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MAKING AMERICA WORK: ALFRED P. MURRAH PROFESSORSHIP INAUGURAL LECTURE* - page 12 / 20

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64

OKLAHOMA LAW REVIEW

[Vol. 60:53

As part of the solution, I believe that we should increase the earned-income tax credit, and we should increase the child care and health care subsidies for low-income working parents. Expanding these programs would increase the rewards from work for low-skilled workers, increase productivity, and reduce inequality.

B. Keep Effective Tax Rates on Earned Income Low

Second, we should lower the tax rates on earned income. Since 2003, the maximum tax rate on dividends and capital gains has been just 15%. Sadly, however, many workers — especially those earning low wages and those who are eligible for retirement — face tax rates two or three times that high. Those high tax rates discourage people from working or improving their work skills so they can earn a higher wage.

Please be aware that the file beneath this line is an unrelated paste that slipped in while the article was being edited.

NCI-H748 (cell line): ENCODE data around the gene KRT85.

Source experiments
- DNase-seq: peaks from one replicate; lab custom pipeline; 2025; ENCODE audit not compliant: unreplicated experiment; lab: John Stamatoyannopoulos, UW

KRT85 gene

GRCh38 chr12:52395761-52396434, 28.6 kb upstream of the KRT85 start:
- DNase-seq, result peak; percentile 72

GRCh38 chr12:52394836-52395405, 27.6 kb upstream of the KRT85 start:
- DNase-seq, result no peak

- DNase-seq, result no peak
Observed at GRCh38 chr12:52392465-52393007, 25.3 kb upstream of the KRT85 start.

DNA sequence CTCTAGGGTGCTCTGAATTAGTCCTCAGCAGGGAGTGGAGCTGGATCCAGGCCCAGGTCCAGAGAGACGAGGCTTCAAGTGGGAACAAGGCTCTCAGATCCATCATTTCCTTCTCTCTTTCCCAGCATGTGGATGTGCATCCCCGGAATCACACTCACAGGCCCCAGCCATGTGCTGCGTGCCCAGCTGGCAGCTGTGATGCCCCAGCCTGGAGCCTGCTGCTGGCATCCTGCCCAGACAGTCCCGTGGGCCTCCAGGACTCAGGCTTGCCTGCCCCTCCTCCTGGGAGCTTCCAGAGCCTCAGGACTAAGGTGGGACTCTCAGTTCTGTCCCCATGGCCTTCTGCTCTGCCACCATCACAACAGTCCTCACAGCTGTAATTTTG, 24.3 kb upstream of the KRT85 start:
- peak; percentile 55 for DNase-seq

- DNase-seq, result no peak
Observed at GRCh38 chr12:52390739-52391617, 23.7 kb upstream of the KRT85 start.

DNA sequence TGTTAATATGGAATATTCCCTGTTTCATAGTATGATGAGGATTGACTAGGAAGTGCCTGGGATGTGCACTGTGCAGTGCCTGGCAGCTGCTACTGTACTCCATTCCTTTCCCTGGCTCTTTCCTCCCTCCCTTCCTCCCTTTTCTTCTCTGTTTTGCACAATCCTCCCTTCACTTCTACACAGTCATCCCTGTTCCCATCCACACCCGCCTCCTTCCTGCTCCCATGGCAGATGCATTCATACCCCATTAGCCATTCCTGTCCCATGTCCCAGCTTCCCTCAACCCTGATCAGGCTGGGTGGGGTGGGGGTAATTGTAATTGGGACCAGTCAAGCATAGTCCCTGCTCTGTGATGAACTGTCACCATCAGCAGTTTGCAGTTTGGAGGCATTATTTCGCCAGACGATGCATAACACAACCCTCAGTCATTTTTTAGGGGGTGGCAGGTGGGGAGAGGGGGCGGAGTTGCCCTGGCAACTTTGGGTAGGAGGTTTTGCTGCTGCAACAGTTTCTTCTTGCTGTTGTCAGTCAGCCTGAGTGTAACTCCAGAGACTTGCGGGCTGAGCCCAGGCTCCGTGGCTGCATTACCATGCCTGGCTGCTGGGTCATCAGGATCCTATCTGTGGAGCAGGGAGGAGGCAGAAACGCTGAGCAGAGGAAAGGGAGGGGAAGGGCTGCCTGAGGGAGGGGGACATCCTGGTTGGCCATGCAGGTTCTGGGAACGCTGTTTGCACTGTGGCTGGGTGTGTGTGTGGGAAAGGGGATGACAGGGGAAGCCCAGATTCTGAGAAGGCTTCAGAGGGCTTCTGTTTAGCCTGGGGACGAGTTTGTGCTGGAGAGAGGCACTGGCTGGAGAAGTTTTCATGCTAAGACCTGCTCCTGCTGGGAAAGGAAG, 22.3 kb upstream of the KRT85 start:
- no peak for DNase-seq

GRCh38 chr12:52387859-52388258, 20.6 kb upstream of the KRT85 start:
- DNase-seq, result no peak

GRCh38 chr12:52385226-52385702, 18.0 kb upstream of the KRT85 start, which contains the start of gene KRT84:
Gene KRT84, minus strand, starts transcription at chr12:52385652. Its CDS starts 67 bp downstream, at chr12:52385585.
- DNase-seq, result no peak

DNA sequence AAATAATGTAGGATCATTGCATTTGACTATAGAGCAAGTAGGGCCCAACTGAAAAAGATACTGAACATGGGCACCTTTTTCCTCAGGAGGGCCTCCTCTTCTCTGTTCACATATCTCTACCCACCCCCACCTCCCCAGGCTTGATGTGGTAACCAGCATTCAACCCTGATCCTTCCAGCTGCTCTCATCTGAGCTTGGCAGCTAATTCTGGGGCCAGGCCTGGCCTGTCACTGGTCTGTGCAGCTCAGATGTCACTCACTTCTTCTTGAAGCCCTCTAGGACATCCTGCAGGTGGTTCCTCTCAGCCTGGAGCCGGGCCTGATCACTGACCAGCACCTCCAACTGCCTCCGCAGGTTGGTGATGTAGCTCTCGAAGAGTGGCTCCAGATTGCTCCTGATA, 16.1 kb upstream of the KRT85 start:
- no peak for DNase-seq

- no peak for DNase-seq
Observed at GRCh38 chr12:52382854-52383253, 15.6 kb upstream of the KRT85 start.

In order to have low tax rates, a tax system must have a broad tax base. Unfortunately, the current tax system has tax breaks for everything from horse farms to walnut trees. We have known since Stanley Surrey was the Assistant Secretary of the Treasury in the 1960s that the more of these so-called “tax expenditures” that we can get rid of, the lower our tax rates could be.

My favorite tax break is a little-known tax credit that was added to the Internal Revenue Code in 1999 by the late Senator William Roth of Delaware. Then chair of the Senate Finance Committee, Senator Roth was able to expand the tax code’s renewable energy tax credit to include energy produced from

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